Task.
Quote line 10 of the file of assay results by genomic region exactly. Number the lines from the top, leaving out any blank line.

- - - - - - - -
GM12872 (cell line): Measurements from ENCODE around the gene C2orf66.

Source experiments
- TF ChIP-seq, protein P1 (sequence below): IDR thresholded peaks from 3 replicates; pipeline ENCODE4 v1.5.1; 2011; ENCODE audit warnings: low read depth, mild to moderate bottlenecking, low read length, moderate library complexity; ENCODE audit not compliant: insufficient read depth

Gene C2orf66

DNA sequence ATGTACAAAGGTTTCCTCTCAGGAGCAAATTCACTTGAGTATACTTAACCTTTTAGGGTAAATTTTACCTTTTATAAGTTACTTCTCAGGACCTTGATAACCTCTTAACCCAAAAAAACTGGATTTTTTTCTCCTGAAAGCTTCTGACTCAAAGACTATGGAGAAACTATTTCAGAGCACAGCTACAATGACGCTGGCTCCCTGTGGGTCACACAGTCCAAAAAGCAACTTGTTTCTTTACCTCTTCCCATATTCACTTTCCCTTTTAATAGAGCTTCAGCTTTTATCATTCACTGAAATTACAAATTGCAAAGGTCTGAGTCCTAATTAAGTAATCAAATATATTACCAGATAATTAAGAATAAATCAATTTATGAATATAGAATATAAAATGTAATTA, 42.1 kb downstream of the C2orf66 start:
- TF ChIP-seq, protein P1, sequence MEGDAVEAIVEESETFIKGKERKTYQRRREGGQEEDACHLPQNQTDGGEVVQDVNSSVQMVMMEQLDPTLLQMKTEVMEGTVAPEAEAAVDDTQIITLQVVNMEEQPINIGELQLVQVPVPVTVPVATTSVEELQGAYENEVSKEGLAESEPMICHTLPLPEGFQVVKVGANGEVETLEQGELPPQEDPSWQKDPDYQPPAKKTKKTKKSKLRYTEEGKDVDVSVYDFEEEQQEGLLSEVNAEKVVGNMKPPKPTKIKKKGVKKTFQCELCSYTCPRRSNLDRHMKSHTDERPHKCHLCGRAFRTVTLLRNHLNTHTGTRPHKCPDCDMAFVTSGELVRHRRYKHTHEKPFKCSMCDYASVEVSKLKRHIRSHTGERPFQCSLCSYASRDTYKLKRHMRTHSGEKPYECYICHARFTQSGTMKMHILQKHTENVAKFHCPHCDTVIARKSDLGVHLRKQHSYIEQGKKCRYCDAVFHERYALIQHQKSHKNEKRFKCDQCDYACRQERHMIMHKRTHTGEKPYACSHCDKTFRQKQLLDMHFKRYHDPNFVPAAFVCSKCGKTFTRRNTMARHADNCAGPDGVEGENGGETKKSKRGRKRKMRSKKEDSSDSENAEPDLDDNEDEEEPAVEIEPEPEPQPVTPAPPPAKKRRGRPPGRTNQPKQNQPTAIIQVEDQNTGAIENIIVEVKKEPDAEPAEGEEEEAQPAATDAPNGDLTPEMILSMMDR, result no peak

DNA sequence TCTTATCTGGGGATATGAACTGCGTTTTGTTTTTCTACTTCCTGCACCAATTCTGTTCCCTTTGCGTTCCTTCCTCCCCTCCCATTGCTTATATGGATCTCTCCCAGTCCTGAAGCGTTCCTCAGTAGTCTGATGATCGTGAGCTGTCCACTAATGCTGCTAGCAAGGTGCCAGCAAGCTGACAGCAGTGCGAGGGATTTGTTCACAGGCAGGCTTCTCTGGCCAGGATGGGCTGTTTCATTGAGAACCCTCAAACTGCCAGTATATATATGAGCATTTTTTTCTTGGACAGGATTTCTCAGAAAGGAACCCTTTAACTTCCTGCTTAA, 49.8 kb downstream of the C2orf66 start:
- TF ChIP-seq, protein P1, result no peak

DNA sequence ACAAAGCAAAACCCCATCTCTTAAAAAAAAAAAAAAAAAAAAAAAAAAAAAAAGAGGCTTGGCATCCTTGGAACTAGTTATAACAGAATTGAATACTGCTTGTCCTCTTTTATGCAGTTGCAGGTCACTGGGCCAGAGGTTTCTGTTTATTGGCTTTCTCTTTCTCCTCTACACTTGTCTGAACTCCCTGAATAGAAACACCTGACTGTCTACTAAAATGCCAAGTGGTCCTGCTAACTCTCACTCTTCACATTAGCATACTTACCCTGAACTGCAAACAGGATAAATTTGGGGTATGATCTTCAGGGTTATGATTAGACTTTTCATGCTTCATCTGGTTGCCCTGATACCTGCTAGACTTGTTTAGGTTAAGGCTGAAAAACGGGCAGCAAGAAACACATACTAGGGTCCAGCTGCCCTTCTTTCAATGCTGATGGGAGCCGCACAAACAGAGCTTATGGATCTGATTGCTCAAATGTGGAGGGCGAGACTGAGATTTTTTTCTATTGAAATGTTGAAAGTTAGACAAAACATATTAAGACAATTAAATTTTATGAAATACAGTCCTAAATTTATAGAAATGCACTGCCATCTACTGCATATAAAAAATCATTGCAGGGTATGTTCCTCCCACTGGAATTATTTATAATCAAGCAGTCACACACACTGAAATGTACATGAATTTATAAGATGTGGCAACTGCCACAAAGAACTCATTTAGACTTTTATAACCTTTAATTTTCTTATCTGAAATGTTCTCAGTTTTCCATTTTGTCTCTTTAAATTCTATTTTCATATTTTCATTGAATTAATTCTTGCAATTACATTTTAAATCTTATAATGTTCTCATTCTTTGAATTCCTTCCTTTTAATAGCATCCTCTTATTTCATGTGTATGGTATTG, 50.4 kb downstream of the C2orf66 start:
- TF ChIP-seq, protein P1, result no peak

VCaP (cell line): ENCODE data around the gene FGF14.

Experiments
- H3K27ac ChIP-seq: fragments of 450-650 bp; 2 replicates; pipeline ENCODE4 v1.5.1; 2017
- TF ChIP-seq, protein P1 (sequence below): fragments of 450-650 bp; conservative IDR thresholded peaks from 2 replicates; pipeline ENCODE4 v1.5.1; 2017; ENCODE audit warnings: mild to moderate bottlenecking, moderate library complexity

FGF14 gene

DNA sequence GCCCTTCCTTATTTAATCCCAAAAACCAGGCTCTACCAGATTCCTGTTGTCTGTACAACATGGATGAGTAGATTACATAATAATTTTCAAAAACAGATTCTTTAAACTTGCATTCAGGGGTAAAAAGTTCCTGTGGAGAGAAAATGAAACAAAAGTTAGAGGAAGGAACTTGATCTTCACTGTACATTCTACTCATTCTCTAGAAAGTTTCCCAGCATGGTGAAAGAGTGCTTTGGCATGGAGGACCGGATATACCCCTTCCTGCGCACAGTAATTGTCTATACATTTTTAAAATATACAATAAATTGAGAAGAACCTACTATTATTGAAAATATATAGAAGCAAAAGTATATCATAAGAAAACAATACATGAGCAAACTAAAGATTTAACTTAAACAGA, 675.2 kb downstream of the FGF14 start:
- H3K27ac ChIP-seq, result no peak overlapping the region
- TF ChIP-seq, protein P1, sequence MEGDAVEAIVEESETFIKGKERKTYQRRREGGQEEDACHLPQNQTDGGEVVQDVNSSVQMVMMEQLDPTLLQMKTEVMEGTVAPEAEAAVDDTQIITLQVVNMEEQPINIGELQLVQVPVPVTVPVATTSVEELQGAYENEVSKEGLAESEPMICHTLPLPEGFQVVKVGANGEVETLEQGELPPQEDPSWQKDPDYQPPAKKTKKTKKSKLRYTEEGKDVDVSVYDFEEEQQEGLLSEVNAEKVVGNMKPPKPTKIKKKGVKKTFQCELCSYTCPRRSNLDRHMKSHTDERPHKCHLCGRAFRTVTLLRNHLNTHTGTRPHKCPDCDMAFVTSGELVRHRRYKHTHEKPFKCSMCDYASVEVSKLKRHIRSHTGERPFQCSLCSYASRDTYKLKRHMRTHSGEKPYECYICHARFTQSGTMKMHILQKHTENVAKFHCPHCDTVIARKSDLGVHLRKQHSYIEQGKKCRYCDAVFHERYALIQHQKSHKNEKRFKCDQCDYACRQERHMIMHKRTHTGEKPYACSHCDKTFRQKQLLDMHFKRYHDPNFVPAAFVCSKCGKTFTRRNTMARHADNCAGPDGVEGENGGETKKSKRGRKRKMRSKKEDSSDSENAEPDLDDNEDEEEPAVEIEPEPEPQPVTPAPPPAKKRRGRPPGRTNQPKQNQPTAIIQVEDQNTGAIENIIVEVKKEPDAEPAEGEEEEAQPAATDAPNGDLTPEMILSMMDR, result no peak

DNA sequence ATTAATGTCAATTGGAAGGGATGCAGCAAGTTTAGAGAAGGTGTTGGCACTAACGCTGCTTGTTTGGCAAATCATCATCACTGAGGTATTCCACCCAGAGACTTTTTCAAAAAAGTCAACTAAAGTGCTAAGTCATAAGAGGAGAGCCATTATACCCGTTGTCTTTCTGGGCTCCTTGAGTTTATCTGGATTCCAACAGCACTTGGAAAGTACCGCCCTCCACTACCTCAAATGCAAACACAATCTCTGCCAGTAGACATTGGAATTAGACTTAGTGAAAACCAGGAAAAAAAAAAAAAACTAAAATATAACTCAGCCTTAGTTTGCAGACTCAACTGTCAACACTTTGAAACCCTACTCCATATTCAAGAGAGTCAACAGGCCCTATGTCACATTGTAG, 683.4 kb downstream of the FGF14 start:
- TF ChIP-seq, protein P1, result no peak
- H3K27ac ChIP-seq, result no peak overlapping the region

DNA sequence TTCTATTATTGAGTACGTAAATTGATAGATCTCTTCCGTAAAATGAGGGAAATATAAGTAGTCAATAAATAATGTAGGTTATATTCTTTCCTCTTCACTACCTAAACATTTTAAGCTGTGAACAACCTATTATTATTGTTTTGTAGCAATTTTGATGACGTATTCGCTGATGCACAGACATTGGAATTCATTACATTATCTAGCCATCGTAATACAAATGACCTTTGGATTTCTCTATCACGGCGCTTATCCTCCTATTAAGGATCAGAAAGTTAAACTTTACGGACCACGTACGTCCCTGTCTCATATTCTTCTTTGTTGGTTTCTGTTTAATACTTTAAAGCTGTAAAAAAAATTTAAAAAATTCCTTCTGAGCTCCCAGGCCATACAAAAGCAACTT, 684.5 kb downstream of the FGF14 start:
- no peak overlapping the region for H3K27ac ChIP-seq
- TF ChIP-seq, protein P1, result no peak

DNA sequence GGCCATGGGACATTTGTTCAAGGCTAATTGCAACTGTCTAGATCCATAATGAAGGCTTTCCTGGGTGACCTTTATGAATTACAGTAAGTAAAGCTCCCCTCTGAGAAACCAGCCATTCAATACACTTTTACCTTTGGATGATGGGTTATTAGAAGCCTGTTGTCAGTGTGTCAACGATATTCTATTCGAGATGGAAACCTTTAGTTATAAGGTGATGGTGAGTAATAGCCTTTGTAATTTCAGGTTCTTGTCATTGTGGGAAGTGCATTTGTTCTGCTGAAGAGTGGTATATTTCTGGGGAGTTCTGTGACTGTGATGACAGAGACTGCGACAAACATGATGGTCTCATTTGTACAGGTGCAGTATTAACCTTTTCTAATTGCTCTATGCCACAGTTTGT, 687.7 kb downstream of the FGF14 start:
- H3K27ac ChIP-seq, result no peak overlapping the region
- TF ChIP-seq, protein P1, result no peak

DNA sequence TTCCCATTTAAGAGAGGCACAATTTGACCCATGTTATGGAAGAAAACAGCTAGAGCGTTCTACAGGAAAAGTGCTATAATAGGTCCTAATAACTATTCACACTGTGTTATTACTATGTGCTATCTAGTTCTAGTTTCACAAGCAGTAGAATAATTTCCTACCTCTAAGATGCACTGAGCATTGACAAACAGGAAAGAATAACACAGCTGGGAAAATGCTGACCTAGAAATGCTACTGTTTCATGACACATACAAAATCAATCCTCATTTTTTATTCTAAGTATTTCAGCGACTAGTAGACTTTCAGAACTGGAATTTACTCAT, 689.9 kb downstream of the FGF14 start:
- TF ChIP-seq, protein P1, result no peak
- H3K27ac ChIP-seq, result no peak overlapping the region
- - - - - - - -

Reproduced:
- TF ChIP-seq, protein P1, result no peak